Now back to “What’s for dinner?” Once I’d decided on the potatoes and was on my way to the store, I settled on roasted chicken thighs for the main course and maybe a salad. Then I saw the fresh asparagus. Beautiful, slender, little spears. I could quickly steam them at the last minute. Orrrrr… I could roast them too. Perfect. I mapped out the oven real estate in my head [there was even room for Marion to roast a couple of beets for a later use] and decided on a temperature that would work with everything and went to work.
Roasted Fingerling Potatoes with Rosemary
Makes 4 side servings
1-1/2 pounds fingerling and baby potatoes [see Kitchen Notes]
2 tablespoons duck fat, room temperature [or olive oil—see Kitchen Notes]
salt and freshly ground black pepper to taste
1 tablespoon fresh rosemary needles [or 1 teaspoon dried], roughly chopped
Preheat oven to 400ºF. Rinse potatoes and pat dry. Place in glass baking dish large enough to hold them in a single layer. Drizzle duck fat or oil over potatoes and toss with wooden spoon to coat. Season potatoes with salt and pepper [use a generous hand] and sprinkle rosemary over mixture; stir to coat potatoes.
Transfer baking dish to oven and roast potatoes for about 1/2 hour, stirring once halfway through. Potatoes are done when a sharp knife easily pierces larger potatoes. Transfer to serving bowl and serve immediately.
Potatoes. I used Gemstone potatoes, a pre-packaged mix of fingerlings and baby potatoes from Melissa’s, along with some petite red potatoes. A whole range of, um, small potatoes are available these days—mix and match as you choose. You can also use medium-sized red potatoes or Yukon Golds. Don’t peel them—just scrub and quarter them and proceed as above.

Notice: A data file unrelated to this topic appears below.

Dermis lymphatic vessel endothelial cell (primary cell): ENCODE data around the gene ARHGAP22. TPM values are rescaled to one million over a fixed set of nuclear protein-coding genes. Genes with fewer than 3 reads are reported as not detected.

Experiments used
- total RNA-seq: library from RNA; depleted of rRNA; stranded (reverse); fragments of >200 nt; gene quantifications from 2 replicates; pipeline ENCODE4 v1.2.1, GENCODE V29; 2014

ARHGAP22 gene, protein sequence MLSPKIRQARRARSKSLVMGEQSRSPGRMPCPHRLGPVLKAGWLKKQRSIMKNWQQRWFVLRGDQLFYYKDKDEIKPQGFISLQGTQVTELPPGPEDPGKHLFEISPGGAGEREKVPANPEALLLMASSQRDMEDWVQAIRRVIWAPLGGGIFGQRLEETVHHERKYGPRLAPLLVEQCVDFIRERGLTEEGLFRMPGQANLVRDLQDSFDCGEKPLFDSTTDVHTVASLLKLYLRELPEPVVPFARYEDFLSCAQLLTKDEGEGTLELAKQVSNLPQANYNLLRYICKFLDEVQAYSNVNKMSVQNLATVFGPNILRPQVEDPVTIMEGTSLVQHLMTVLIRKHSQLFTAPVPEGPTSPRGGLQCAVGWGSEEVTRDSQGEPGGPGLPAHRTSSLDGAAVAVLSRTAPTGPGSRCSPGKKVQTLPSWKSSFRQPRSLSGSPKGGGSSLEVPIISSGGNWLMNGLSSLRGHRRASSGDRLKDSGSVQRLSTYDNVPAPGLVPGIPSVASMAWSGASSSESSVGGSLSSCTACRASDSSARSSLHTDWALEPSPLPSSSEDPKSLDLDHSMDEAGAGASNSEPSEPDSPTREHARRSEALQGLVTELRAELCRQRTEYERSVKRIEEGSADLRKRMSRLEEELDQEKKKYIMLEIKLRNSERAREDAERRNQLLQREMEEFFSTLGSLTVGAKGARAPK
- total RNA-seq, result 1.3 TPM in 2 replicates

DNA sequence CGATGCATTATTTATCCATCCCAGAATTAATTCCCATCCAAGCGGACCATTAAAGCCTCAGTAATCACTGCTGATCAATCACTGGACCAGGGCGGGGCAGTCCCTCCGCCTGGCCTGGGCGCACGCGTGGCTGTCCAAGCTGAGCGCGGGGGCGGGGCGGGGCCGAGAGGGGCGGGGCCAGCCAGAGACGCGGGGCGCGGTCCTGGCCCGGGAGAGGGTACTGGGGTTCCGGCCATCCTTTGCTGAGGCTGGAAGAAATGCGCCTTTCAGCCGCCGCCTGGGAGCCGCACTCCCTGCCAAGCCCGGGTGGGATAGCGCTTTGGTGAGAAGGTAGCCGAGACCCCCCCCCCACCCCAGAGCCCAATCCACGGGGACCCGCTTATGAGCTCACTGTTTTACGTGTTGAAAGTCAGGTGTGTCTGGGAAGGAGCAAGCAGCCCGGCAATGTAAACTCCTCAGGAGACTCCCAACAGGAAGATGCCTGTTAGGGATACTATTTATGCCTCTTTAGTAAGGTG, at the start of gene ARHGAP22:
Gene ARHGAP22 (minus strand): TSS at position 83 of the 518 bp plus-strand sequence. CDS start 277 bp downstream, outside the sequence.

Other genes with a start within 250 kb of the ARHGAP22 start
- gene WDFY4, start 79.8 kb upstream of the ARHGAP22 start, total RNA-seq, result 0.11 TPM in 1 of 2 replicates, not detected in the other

Duck fat or olive oil? I kind of feel like someone recently converted to a new religion—way too fervent and overzealous. But the duck fat added amazing depth to the flavor—no ducky or gamey or even meaty taste. Just, well, depth. It also gave the potato skins a nice crispness, while the insides stayed tender and moist. That said, olive oil will produce delicious results too.
Variations on a theme. Try adding the garlic that I left out here. Chop one to three cloves and toss them with the other ingredients. You may need to reduce the heat to avoid burning it. Another great taste with potatoes—roasted, boiled, mashed or whatever—is fresh dill. Roast the potatoes with oil, salt and pepper, then toss with fresh chopped dill before serving. The smell when the dill hits the hot potatoes will be intoxicating. So will the taste.
Timing the meal. I started the chicken first, figuring it would need about 45 minutes to cook. I added the potatoes 15 minutes later. The asparagus, tossed with olive oil and a little lemon juice, then sprinkled with salt and lemon zest and arranged in a single layer on a baking sheet, went in 15 minutes after the potatoes. Be sure to snap off the tough ends of the asparagus spears before cooking. Just bend them near their bases until the tough parts snap off.
Also this week in Blue Kitchen, 3/12/2008
In praise of snail mail. Vintage postcards, a smart ad campaign and our second president remind me of the simple pleasures of letter writing, at WTF? Random food for thought.
Old school jazz, saved by newfangled technology. In which YouTube and a humble bit of aftermarket technology bring an out-of-print Duke Ellington album back to life, at What’s on the kitchen boombox?